The Japan-Australia Migratory Birds Agreement (JAMBA) and China-Australia Migratory Birds Agreement (CAMBA) are bilateral agreements between the governments of Japan and Australia and China and Australia, which seek to protect migratory birds in the East Asian - Australasian Flyway. The two agreements list terrestrial, water and shorebird species that migrate between Australia and the respective countries. In both cases the majority of listed species are shorebirds. Both agreements require the parties to protect migratory birds from take or trade except under limited circumstances, protect and conserve habitats, exchange information, and build cooperative relationships. The JAMBA agreement also includes specific provisions for cooperation on conservation of threatened birds.

In April 2002, Australia and the Republic of Korea also agreed to develop a bilateral migratory bird agreement similar to the JAMBA and CAMBA. The Republic of Korea-Australia Migratory Birds Agreement (ROKAMBA) agreement obliges its Parties to protect bird species which regularly migrate between Australia and the Republic of Korea, and their environment. The Annex to the ROKAMBA contains the list of species or subspecies of birds for which there is reliable evidence of migration between the two countries.

EPBC Act and Heritage

The Kakadu National Park was inscribed onto the World Heritage List in 1981 under both the cultural and natural criteria of the Convention. The specific Nomination Criteria under the World Heritage Convention that are also relevant to the site’s Ramsar listings include:

  • Criterion (ii) - Outstanding example representing significant ongoing geological processes, biological evolution and man's interaction with his natural environment.

  • Criterion (iii) - Contain unique, rare or superlative natural phenomena, formations or features or areas of exceptional natural beauty.

  • Criterion (iv) - Contain the most important and significant habitats where threatened species of plants and animals of outstanding universal value from the point of view of science and conservation still survive.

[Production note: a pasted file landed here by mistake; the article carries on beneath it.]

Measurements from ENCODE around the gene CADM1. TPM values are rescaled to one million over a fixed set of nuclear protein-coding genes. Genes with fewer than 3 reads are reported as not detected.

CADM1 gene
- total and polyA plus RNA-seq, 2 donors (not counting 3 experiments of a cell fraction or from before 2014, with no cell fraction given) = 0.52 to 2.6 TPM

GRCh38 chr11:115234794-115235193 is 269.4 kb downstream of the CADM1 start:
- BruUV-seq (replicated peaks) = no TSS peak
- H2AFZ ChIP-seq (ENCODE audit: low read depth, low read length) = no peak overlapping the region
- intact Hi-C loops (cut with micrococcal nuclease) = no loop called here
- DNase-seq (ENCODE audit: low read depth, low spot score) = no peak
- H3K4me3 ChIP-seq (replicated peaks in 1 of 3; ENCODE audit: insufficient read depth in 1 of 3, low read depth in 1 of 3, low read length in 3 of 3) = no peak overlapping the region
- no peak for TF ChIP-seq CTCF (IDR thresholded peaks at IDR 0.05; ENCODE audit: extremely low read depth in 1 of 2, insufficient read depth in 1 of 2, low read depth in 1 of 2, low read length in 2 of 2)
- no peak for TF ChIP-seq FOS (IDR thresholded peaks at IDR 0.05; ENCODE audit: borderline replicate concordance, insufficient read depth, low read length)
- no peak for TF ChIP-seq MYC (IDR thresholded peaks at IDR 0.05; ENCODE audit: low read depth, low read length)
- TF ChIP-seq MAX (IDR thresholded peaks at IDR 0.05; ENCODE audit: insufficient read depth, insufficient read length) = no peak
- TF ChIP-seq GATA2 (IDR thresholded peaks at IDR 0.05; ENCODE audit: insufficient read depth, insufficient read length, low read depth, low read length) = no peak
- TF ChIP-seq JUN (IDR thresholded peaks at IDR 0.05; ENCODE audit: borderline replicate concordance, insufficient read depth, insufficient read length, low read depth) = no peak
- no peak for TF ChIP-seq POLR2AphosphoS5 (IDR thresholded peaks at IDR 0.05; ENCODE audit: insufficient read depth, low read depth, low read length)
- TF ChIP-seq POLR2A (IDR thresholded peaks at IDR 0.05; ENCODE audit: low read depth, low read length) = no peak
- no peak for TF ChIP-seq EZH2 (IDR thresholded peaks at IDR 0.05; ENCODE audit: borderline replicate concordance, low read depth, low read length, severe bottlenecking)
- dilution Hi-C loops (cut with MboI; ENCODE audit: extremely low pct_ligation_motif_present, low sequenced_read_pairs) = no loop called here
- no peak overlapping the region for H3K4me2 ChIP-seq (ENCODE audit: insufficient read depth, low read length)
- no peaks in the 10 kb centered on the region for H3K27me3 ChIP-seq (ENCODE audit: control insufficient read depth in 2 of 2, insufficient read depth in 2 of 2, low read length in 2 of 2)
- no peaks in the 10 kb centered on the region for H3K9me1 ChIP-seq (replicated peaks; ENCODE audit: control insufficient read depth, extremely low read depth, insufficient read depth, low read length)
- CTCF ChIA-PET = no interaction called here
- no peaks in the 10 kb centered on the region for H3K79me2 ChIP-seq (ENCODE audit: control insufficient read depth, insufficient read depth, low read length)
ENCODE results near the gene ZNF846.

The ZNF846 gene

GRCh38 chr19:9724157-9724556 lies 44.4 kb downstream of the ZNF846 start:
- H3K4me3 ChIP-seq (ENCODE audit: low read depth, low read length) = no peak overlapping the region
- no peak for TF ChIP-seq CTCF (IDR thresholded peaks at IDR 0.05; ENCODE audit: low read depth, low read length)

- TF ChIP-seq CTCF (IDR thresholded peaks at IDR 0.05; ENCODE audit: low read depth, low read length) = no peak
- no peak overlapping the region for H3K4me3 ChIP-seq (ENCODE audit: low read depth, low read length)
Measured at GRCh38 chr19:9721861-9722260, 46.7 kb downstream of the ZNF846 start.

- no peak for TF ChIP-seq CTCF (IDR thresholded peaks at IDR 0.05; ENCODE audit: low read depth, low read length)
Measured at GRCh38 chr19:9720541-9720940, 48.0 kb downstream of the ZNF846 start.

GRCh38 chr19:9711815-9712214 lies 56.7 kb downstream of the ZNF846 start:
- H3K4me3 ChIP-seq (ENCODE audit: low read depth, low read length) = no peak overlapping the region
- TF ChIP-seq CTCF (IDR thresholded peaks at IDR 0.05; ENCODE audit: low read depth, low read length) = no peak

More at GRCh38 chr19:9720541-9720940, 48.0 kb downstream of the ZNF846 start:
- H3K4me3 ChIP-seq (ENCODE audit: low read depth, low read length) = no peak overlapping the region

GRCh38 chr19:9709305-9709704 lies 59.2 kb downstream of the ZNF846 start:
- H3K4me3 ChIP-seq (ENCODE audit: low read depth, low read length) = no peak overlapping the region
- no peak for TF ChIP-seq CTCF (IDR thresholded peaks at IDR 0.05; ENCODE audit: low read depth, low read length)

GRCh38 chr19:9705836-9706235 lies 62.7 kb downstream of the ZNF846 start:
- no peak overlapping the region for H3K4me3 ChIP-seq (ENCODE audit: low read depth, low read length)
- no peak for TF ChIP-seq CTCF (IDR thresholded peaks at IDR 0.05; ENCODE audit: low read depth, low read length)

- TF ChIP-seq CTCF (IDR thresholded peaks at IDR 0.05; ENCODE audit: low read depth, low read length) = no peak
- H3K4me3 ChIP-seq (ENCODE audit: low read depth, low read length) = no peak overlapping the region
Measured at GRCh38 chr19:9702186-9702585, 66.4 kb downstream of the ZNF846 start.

Kakadu National Park was also included on the National Heritage List in 2007 for its natural and cultural values.

EPBC Act and Management of Commonwealth Reserves

The Kakadu National Park is a Commonwealth Reserve under the EPBC Act declared for the purposes of:

  • the preservation of the area in its natural condition, and

  • the encouragement and regulation of appropriate use.

The EPBC Act sets out the following matters relevant to management of the reserve:

  • establishment of the roles and responsibilities of the Director of National Parks (s514A)

  • establishment of the roles and responsibilities of the Kakadu National Park Board of Management (s376)

  • management planning (s367 – plans must be prepared under the Act and provide for the protection and conservation of the reserve), and

  • control of actions in Commonwealth Reserves (s354 – through the prohibition and control of natural and cultural resources of the reserve).

Under the Act, the Director of National Parks generally has power to do all things necessary or convenient for performing the Director’s functions which relate to administration, management and control of the Park. The Board of Management’s functions under the Act are to make decisions relating to the management of the Park that are consistent with the Management Plan in operation for the park and, in conjunction with the Director, to prepare management plans for the Park, monitor the management of the Park and advise the Minister on all aspects of the future development of the Park (Director of National Parks 2007).